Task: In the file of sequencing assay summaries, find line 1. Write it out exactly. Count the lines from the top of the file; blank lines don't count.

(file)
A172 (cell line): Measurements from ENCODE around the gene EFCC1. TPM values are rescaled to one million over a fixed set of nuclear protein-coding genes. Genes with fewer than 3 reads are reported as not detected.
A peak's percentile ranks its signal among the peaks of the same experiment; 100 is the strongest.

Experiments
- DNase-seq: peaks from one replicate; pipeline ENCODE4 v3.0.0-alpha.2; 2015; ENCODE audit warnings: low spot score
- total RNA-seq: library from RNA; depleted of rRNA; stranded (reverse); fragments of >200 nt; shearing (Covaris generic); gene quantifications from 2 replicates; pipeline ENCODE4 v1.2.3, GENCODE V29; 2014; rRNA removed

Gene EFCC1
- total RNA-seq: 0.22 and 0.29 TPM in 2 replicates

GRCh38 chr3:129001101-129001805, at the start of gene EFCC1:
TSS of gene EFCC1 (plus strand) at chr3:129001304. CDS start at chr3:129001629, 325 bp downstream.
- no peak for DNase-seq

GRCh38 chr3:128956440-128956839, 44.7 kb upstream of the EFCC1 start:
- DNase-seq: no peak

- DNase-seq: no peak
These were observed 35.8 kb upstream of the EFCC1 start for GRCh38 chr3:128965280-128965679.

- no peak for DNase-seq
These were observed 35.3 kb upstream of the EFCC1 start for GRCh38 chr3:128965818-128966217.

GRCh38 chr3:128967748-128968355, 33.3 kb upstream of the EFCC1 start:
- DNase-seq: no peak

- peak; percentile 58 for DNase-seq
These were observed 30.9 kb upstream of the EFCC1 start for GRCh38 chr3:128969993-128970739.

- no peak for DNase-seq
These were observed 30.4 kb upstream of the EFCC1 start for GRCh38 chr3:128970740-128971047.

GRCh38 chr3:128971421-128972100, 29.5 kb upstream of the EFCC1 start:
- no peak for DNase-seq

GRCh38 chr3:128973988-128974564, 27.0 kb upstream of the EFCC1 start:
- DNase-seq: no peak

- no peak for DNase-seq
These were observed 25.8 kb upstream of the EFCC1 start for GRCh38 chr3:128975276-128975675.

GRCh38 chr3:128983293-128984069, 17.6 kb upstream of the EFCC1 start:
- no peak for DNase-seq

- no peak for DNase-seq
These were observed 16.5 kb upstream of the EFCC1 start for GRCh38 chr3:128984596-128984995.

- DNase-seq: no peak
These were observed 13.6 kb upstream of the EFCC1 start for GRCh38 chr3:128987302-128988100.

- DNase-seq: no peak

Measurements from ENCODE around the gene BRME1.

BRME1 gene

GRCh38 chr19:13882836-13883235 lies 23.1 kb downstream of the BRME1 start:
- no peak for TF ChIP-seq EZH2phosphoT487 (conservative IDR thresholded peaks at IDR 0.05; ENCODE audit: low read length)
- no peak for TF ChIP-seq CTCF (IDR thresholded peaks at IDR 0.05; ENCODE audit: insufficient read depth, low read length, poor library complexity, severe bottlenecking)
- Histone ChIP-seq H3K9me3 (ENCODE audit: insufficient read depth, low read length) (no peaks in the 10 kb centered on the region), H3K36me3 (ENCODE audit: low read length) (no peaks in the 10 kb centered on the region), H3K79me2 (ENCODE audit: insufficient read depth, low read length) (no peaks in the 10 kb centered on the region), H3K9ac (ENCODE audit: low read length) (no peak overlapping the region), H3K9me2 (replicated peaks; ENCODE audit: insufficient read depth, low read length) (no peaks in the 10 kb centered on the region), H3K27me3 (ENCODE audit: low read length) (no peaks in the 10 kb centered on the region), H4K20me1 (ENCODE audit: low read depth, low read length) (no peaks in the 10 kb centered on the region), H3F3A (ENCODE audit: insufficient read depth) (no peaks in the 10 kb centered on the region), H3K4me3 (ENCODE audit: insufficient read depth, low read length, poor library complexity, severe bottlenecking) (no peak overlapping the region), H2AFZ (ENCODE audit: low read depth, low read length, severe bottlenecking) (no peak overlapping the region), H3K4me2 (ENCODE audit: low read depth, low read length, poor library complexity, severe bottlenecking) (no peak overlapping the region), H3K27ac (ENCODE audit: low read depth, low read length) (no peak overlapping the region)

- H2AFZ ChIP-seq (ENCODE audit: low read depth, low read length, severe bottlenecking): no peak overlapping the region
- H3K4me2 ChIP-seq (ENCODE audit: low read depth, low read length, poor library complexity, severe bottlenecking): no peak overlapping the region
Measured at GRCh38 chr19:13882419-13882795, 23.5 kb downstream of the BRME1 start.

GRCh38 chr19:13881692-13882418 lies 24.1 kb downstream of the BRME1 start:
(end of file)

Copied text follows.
A172 (cell line): Measurements from ENCODE around the gene EFCC1. TPM values are rescaled to one million over a fixed set of nuclear protein-coding genes. Genes with fewer than 3 reads are reported as not detected.